A print of the Fondaco dei Tedeschi's main mural showing a female figure seated brandishing a sword and trampling on a man's head, made by Giacomo Piccini in 1658 Courtesy of the British Museum

In 1966, what remained of the frescoes was removed and transferred to the safety of a gallery, and scholars have sought to reconstruct the full cycle from these fragments. As with most things related to Renaissance art, the first stop for researchers is Vasari’s Lives of the Artists. He describes the central image above the main doorway of the Fondaco as a seated woman holding a sword and the severed head of a giant (perhaps Judith with the head of Holofernes), “speaking to a German standing below her”. A 17th-century print, ostensibly based on the fresco, shows as much, with the German dressed in armour and concealing a dagger behind his back. (One wonders what message the German merchants of Venice were hoping to convey, if indeed this was the main image above the entrance to their storehouse.) And there is a serene and elegant Judith with the Head of Holofernes by Giorgione, painted in 1507 and now held in the Hermitage in St Petersburgh, which could be linked to the fresco.

Above the seated female figure, who could also represent the embodiment of Germania (all these interpretations are open to interpretation) were a pair of nude women, a figure accompanied by the head of a lion, and an angelic putto, holding a short staff and painted near some apples.

Some have suggested that the frescoes referred to the Twelve Labors of Hercules, which would make the seated woman Alcmena, the hero’s mother, the severed head that of his cousin Eurystheus, whom he served in penance, the lion is then the Nemean lion, the putto is actually Mercury, the apples refer to the Hesperidean apples stolen in the labor of Atlas, and so on. It’s a compelling idea with a frustrating punchline—we just do not know, because insufficient evidence survives. The frescoes themselves are too fragmentary, derivative works such as prints are incomplete or of suspect accuracy, and the textual references (like Vasari’s) must be taken with a grain of salt, as we do not know how complete or accurate they are, or whether the authors actually saw the frescoes in person.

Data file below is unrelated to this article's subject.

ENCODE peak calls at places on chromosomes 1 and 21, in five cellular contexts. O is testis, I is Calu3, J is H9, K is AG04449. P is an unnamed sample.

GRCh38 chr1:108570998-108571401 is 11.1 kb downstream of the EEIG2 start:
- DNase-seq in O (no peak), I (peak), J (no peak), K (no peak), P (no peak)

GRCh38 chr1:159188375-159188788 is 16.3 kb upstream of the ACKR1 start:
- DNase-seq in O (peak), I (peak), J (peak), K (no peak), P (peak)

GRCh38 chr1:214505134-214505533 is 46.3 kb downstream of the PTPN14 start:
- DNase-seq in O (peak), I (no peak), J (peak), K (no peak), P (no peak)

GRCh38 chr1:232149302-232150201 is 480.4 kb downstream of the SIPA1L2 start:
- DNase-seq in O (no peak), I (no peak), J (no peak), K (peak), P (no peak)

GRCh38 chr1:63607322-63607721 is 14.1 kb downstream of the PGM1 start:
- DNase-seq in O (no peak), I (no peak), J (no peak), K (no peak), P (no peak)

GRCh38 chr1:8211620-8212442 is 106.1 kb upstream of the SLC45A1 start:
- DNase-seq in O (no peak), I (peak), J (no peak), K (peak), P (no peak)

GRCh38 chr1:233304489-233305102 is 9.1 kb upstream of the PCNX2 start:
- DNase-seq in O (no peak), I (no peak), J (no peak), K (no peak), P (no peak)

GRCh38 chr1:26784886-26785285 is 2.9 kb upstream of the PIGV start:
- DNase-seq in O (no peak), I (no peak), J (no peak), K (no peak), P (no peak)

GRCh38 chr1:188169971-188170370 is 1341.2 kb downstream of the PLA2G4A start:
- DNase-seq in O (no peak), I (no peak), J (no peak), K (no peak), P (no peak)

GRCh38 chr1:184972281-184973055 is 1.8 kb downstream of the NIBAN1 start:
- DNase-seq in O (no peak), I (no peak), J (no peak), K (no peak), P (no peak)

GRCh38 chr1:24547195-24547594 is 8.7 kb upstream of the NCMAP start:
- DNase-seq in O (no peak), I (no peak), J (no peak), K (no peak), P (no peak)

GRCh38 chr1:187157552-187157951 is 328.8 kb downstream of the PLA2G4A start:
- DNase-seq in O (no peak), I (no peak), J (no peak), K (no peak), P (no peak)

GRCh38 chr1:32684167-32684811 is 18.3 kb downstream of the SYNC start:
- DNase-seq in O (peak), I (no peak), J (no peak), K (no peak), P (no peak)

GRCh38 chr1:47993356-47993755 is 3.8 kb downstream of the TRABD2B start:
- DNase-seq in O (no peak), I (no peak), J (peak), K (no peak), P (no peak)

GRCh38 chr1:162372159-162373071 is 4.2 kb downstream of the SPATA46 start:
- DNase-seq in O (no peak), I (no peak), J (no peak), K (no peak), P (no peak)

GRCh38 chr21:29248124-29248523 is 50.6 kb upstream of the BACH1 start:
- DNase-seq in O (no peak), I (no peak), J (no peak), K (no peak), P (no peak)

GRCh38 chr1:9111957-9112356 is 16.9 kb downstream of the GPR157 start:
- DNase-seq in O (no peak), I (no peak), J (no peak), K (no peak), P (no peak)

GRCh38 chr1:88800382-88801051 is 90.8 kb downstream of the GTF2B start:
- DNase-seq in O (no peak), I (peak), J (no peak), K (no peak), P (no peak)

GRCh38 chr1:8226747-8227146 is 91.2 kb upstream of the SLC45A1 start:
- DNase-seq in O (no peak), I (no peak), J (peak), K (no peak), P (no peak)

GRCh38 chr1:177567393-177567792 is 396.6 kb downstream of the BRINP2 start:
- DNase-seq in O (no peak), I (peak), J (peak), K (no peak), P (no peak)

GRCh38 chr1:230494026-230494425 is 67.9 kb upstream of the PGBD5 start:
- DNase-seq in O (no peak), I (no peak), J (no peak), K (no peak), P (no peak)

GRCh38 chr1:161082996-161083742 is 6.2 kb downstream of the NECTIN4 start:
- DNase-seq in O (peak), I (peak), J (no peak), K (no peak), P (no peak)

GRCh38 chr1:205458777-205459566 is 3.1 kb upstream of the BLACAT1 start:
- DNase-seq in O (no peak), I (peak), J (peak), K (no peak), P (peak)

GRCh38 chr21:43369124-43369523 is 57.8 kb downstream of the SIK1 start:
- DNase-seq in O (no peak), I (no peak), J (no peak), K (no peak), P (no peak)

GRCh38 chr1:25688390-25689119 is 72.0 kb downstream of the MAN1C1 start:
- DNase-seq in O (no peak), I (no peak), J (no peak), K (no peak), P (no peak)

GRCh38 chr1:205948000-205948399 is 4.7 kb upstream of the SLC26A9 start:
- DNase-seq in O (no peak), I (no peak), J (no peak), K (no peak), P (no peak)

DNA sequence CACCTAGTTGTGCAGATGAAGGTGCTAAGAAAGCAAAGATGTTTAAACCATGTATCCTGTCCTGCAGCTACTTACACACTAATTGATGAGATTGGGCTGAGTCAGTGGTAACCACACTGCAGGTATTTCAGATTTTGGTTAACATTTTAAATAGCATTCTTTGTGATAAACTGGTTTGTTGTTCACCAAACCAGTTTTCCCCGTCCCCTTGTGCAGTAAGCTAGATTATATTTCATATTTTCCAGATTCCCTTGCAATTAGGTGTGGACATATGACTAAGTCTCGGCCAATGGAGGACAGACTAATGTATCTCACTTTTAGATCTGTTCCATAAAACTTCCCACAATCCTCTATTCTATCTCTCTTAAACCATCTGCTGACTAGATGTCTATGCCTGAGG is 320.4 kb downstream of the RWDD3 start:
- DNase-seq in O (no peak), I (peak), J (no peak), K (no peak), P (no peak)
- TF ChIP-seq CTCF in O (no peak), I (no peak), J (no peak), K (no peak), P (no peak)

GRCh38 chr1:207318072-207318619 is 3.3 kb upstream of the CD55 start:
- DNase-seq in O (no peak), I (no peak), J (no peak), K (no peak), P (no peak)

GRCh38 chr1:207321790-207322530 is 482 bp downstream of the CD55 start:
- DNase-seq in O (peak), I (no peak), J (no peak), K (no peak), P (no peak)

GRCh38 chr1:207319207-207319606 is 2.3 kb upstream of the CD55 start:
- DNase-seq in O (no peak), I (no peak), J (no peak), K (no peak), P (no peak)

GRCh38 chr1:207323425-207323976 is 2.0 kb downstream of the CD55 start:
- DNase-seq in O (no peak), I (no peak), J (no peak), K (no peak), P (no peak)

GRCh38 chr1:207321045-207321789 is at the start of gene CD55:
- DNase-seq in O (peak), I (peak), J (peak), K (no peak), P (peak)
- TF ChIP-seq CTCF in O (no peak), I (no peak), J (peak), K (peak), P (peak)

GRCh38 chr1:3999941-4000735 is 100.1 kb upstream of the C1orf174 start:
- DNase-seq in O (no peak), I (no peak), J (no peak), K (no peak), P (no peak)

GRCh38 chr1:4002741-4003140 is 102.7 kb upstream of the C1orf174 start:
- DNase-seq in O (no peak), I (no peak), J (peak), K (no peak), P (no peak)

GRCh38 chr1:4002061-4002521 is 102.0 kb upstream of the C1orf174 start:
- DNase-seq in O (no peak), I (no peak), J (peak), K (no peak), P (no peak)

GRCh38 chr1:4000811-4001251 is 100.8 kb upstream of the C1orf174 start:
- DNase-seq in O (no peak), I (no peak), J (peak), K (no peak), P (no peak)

A 19th-century watercolour sketch of the frescoes by the artist Zaccaria dal Bo

The painting would have encompassed the Fondaco’s entire façade, wrapping around the windows, integrating the architectural elements and including some painted trompe-l’oeil. A 19th-century watercolourist, Zaccaria dal Bo, did sketches of what was left of the frescoes, which are atmospheric but lack detail, perhaps because the frescoes themselves were too faded by that point.

When completed, the Fondaco was a wonder of Venice and the frescoes were the talk of the city. They solidified Giorgione’s reputation and helped to launch Titian, just a lad of 20 at the time. But the damage that the sirocco wind wrought within decades of their completion means that their influence and memory was fleeting. They are one of the great invisible masterpieces, a key to history but one which has long ago melted away against Venice’s hot canals and saline breezes.

• Noah Charney is a professor of art history and the author of Stealing the Mystic Lamb: the True Story of the World’s Most Coveted Painting